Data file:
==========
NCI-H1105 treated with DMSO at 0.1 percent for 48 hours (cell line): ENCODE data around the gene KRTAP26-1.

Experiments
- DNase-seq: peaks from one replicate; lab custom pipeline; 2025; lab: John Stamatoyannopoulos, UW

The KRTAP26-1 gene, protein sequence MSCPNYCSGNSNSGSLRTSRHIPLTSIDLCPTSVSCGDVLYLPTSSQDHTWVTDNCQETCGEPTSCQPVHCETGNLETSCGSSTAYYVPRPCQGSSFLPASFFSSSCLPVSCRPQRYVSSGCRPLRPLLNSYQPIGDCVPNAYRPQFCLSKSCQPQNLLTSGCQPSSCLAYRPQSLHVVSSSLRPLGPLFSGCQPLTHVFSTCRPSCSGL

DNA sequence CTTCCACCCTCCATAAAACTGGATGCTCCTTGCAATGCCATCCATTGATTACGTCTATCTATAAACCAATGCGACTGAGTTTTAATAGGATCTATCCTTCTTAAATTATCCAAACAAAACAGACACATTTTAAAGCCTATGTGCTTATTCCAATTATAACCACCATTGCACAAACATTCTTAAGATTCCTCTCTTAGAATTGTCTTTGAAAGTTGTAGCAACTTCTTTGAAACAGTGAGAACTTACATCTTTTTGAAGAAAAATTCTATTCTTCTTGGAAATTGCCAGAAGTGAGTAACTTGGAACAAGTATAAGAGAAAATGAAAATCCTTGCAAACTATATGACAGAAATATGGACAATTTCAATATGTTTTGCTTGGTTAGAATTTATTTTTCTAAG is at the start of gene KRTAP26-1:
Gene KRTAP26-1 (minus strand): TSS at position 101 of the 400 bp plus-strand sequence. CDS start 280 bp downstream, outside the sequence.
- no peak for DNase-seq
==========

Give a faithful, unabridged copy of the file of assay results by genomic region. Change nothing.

NCI-H1105 treated with DMSO at 0.1 percent for 48 hours (cell line): ENCODE data around the gene KRTAP26-1.

Experiments
- DNase-seq: peaks from one replicate; lab custom pipeline; 2025; lab: John Stamatoyannopoulos, UW

The KRTAP26-1 gene, protein sequence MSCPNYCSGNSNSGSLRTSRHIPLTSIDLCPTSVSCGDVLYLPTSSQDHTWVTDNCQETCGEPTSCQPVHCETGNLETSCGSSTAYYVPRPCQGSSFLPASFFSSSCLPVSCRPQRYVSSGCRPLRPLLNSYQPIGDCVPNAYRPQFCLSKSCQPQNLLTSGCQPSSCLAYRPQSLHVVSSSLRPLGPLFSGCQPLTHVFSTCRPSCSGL

DNA sequence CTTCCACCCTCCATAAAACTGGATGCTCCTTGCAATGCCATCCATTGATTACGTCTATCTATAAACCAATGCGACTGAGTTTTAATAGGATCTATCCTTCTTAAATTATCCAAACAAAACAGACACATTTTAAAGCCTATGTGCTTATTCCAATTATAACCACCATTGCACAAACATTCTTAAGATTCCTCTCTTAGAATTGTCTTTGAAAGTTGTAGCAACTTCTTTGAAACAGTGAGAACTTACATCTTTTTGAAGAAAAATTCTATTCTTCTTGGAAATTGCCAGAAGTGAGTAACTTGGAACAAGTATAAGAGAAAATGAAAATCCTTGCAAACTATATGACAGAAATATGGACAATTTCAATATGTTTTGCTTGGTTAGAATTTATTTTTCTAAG is at the start of gene KRTAP26-1:
Gene KRTAP26-1 (minus strand): TSS at position 101 of the 400 bp plus-strand sequence. CDS start 280 bp downstream, outside the sequence.
- no peak for DNase-seq